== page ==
9. 9. © OECD AjointinitiativeoftheOECDandtheEuropeanUnion, principallyfinancedbytheEU The NHS Outcomes Framework 2013/14: The five domains Source: https://www.gov.uk/government/publications/nhs-outcomes-framework- 2013-to-2014 (published November 2012) Domain 1 Preventing people from dying prematurely Domain 2 Enhancing the quality of life for people with long- term conditions Domain 3 Helping people to recover from episodes of ill health or following injury Domain 4 Ensuring that people have a positive experience of care Domain 5 Treating and caring for people in a safe environment and protecting them from avoidable harm
  10. 10. © OECD AjointinitiativeoftheOECDandtheEuropeanUnion, principallyfinancedbytheEU Group Work: An assessment of the NHS Outcomes Framework 10 1. Get together in small groups 2. Assess the NHS Outcomes Framework: Are all these domains outcomes? If not, what are they? 3. From a Croatian perspective, which outcomes would you add?
  11. 11. © OECD AjointinitiativeoftheOECDandtheEuropeanUnion, principallyfinancedbytheEU 1) Relate your strategic objectives to outcomes 2) Be clear about objectives 3) Relate PIs to objectives 4) Use targets – but they should be smart! This requires a logical model! Some silver rules of performance management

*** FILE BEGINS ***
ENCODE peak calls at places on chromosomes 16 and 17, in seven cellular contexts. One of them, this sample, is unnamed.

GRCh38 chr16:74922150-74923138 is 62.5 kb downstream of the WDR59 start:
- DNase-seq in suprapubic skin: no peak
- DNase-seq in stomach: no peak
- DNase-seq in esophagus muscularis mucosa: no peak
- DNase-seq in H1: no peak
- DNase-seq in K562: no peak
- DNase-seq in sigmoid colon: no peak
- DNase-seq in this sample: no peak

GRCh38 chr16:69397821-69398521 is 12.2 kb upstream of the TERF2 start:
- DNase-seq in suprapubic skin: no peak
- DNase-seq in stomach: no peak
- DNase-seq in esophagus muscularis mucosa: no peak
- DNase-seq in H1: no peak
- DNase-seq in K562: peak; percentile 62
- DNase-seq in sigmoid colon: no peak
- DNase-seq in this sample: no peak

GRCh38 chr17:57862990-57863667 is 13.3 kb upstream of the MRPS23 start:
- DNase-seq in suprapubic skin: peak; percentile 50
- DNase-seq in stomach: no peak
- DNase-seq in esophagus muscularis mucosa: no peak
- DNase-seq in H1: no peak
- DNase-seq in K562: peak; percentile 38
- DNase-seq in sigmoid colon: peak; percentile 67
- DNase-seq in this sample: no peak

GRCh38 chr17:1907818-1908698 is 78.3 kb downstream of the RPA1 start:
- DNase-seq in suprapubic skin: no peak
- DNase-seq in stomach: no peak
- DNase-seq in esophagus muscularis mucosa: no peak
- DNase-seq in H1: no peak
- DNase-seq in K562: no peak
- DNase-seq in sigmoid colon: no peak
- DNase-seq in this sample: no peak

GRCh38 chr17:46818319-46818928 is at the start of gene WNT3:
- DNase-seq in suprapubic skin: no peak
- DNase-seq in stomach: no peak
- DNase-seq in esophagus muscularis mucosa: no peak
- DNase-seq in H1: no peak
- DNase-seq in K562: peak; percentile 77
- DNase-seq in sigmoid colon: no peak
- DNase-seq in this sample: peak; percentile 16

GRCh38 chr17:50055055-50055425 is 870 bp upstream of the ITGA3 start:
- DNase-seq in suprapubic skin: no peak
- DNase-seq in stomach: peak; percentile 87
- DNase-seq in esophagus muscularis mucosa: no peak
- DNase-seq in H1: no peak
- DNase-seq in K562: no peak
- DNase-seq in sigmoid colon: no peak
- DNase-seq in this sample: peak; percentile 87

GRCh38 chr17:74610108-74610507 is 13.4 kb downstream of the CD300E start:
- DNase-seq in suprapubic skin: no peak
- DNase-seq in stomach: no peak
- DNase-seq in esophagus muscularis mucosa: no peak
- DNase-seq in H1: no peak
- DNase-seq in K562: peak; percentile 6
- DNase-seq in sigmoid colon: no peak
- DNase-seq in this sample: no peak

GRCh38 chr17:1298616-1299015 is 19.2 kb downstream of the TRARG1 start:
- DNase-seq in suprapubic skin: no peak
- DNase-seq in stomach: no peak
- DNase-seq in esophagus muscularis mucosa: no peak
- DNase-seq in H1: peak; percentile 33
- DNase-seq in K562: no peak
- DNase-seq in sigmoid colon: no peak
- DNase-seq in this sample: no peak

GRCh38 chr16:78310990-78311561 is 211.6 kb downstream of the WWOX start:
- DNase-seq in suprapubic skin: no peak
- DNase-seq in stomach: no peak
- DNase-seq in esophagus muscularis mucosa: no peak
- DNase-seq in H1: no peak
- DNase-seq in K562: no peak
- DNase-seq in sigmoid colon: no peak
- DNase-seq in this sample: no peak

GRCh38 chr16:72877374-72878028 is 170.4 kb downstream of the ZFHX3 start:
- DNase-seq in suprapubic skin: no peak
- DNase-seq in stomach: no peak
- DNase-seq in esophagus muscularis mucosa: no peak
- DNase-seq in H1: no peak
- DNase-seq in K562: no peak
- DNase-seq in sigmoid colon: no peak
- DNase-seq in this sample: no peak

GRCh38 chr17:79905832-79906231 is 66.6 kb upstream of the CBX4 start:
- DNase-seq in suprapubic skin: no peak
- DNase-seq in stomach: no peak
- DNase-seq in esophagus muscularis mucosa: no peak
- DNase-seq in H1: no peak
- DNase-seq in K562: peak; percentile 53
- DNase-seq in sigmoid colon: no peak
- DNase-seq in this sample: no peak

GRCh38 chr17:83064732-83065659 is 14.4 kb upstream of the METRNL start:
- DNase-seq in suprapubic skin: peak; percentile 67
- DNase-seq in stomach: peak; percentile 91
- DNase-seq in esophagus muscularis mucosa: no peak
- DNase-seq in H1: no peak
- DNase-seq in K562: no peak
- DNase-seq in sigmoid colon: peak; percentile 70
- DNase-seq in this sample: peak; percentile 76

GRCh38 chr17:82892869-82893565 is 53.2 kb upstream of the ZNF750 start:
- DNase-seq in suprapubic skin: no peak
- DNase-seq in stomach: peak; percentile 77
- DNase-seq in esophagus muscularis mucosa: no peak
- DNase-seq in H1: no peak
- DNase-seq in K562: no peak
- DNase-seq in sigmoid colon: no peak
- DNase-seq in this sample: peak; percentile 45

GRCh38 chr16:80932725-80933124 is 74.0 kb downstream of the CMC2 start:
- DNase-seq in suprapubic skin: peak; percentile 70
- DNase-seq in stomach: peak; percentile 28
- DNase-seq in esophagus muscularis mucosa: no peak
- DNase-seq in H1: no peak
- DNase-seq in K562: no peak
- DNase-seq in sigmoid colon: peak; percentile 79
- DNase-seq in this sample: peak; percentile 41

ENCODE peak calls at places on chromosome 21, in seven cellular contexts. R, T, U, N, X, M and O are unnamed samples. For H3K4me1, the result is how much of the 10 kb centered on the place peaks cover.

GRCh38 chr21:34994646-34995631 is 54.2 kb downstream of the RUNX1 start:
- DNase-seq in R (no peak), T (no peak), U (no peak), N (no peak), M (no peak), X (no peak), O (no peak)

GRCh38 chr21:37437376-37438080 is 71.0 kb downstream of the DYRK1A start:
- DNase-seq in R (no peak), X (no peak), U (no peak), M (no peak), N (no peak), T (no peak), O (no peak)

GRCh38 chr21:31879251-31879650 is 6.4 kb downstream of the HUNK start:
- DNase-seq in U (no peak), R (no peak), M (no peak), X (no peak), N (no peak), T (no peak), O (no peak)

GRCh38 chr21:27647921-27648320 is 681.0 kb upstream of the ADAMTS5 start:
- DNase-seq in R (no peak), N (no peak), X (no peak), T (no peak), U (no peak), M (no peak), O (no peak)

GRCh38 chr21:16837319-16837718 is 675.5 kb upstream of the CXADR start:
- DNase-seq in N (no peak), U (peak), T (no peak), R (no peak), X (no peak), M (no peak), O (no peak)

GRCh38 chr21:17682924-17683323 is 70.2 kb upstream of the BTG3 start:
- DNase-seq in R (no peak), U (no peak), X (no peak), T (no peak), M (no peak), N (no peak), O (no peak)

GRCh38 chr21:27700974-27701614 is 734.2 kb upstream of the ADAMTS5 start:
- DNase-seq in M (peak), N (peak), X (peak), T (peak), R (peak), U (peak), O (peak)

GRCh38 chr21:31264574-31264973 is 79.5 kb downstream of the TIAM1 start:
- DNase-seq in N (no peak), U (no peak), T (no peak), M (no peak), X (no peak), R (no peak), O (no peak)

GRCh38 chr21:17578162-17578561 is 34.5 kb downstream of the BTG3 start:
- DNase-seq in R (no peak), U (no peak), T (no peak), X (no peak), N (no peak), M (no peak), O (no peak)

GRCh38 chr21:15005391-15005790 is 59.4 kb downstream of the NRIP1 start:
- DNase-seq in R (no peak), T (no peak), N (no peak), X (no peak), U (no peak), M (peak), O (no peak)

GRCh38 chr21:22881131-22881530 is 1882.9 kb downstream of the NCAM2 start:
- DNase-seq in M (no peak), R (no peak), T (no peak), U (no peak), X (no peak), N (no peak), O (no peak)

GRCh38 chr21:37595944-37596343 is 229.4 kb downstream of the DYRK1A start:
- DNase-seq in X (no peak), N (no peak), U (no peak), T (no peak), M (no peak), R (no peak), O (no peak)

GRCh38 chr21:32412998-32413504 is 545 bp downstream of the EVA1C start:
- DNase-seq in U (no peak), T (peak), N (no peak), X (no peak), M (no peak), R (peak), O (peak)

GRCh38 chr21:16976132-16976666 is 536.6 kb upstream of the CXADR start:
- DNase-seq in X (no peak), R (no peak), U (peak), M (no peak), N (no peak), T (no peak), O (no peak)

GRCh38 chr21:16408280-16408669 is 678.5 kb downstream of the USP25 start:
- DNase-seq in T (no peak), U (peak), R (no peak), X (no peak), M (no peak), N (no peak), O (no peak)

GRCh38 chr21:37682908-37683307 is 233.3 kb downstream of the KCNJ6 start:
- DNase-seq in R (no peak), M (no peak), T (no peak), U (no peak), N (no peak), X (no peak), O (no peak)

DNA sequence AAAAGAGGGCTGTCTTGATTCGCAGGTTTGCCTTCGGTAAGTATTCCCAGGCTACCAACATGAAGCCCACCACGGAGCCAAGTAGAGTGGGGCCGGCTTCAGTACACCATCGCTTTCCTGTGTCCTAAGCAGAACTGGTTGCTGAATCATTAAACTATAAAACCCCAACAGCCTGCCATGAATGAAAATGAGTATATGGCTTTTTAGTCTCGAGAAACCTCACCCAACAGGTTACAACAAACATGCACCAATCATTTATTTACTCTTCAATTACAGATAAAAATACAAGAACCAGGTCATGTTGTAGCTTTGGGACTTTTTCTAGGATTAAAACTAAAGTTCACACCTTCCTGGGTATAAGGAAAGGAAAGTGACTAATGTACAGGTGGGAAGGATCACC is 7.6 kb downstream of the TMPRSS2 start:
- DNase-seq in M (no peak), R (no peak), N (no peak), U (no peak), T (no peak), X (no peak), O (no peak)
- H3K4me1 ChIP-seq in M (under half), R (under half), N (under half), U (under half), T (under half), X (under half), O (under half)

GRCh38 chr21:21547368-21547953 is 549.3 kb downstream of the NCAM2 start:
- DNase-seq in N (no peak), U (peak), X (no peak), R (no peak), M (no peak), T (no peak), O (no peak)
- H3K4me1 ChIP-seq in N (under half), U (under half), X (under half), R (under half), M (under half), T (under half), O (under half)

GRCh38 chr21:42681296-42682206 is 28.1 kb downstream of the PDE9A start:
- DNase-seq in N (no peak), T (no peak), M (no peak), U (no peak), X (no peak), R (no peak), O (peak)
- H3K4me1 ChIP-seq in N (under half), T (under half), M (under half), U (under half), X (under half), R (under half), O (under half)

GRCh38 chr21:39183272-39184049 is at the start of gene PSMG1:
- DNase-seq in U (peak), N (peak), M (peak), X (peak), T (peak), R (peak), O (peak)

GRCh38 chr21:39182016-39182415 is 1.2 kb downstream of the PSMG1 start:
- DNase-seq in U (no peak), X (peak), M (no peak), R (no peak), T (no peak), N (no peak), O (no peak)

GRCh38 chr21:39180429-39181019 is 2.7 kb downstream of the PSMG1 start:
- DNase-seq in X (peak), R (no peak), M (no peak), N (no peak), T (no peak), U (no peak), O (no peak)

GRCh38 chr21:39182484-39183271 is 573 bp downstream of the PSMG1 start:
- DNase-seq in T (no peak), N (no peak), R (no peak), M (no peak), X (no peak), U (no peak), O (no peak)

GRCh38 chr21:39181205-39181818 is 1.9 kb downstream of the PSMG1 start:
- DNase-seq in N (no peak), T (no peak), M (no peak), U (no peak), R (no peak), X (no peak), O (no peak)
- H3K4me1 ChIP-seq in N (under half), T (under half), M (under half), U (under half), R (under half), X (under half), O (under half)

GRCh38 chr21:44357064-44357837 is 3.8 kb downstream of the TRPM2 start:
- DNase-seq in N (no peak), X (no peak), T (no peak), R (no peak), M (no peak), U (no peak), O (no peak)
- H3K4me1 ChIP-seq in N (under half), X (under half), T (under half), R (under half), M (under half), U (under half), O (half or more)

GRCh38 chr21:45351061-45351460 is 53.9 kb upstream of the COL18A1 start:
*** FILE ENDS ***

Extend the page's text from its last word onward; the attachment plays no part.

12. 12. © OECD AjointinitiativeoftheOECDandtheEuropeanUnion, principallyfinancedbytheEU Step 2: Define a hierarchy of objectives 1) Top objectives need to relate to OUTCOMES where possible. 2) OUTCOMES are BENEFITS, as experienced by users or citizens (ideally as IMPROVEMENT IN QUALITY OF LIFE). 3) Lists of objectives & outcomes are unsatisfactory – no understanding of how they are linked. 4) What is needed is a ‘model’ of how we achieve our outcomes and objectives – a cause-and-effect chain – a ‘pathway to outcomes’.
  13. 13. Example: A Logical Model for Road Safety
  14. 14. © OECD AjointinitiativeoftheOECDandtheEuropeanUnion, principallyfinancedbytheEU AND …? “To reduce the occurrence of coronary heart disease and to reduce associated deaths and ill health and to improve the treatment and rehabilitation of those suffering from it”. Source: Health of the Nation (HMSO, 1991).
  15. 15. © OECD AjointinitiativeoftheOECDandtheEuropeanUnion, principallyfinancedbytheEU Step 3: Relate your performance indicators and targets to the logical model Case study: A logical framework developed by Young People’s Services in Surrey County Council (See separate hand-out)
  16. 16. © OECD AjointinitiativeoftheOECDandtheEuropeanUnion, principallyfinancedbytheEU Exercise: Designing an outcome-based logical model 1) In groups, devise a hierarchy of objectives for a service or a specific stakeholder. 2) Discuss how you would assess achievement of outcomes for all of the outcomes in the first three levels of the hierarchy. 3) Check how your current PIs relate to the objectives in your logical model.
  17. 17. © OECD AjointinitiativeoftheOECDandtheEuropeanUnion, principallyfinancedbytheEU Do’s and don’ts for developing a logical model 1) Do have more than ONE top objective/outcome, if appropriate 2) Do test the HOW and WHY logics 3) Do start objectives with a verb (“to ….”) 4) Don’t worry about aims/goals/objective split … or final/intermediate outcome split 5) Don’t prioritise ‘objectives’ – it’s pathways!